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Paradise City Story: Secrets of the Castle of Perk-Ribaucourt

Once only a fortified wooden tower, the Castle of Ribaucourt has seen the world change and unravel in front of its eyes for the last nine-hundred years. The Castle opened its doors to royal celebrities like King Louis XV and Emperess Zita, hosted some questionable traditions and went trough two world wars. Today the gardens of the Castle are home to the greenest summer festival of Belgium — Paradise City.

The First Heir

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Once upon a time in the early 1600s, there was a young man named Frederick de Marselaer. He was living a noble life in Antwerp and studied law. As he graduated university he was aiming for a better life, looking up at the higher ranks of aristocracy. He wished for a fulfilling career in politics and a good marriage. At just 26 years of age, young Frederik joined the ranks of the most influential families of Brussels; the Roodebeck. He was so ambitious he lied on his age (with a fake i.d one presumes) to get access two years earlier to this gentlemen’s club of haute bourgeoisie. He lived with this lie his whole life.

Frederick got elected sixteen times Magistrate, seven times Bourgmestre of Brussels and five times Treasurer. Serving the city for more than four decades, it is only natural that he owned himself a Noble title in 1659. Not only clever and of high rank, he was also a hot catch! He married the most beautiful (and rich) young lady of the county, Margareta de Baronaige, in 1626 — who was none other than the latest heir of the Castle of Perk. This marriage gained Frederick the title of Count of Perk.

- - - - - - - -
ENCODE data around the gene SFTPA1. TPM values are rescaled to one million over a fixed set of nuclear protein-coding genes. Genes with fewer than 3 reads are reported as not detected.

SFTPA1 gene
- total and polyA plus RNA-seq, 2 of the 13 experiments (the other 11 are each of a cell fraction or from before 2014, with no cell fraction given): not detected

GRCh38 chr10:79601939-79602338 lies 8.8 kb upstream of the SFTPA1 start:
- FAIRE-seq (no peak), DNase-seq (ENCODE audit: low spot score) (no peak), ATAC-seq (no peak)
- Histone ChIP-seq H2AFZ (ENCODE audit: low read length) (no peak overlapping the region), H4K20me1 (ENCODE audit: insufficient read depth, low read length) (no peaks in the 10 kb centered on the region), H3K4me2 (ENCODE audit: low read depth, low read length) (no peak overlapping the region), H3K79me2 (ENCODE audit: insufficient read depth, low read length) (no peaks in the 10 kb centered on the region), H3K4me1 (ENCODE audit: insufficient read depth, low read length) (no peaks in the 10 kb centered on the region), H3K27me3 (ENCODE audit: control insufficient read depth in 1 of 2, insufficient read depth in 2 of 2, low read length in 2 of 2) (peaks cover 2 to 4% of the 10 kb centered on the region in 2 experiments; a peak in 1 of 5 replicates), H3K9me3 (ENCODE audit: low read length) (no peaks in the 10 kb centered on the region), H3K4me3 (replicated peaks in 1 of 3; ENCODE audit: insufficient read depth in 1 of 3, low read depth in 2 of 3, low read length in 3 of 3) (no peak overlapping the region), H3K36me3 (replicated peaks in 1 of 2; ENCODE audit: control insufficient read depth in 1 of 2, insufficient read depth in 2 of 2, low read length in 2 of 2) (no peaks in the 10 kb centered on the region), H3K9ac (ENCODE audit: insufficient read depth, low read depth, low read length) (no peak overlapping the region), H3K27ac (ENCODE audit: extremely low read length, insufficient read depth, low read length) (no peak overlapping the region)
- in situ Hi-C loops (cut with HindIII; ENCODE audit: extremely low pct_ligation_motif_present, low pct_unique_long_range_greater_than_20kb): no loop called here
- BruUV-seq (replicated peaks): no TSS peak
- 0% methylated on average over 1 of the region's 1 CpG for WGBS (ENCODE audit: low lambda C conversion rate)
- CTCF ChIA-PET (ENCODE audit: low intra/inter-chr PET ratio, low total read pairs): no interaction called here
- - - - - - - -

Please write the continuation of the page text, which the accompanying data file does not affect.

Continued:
The young pair made the Castle of Perk their family home and lived a wealthy Downton Abbey-like life — hosting dinner parties, Christmas balls and anything else texts and gossips can remember.

But as romantic as a life at a Castle sounds, those were tough times nonetheless. When it weren’t for political negotiations between either French, Dutch or Austrian occupation, it’s the local battles of the areas of Perk and Vilvoorde which Frederik fought relentlessly alongside his father-in-law, Guillaume de Baronaigne.

The Castle of Perk stayed in the hands of the Marsaelaer-Baronaigne family for another century, before their last heir died in 1718. The Castle was then traded between families who were either important enough to inherit the domain, or rich enough to “buy” it.

Dinner Parties, King Louis XV and other friends

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With little more than just two-hundred rooms, this family-home was just big enough to accommodate the occasional guests and friends of higher classes and royalties.
In 1696 during the Dutch occupation, the Prince of Nassau-Saarbrück, who was also an army general, took some vacation at the Castle of Perk while awaiting the deployment of his troops.
On May 9th 1746, another occupation, another King, Louis XV of France spends a few nights at the Castle when visiting the French troops who had taken over Brussels earlier that year. Gossips tell he was spending time away in the countryside with its mistresses during his diplomatic visits (even Kings deserve a break!). Not long ago in April 1952, dear Princess Josephine-Charlotte of Belgium, also Grand Duchess of Luxembourg, lived at the Castle of Ribaucourt for a little while, enjoying her youth away from her brothers Baudouin and Albert II.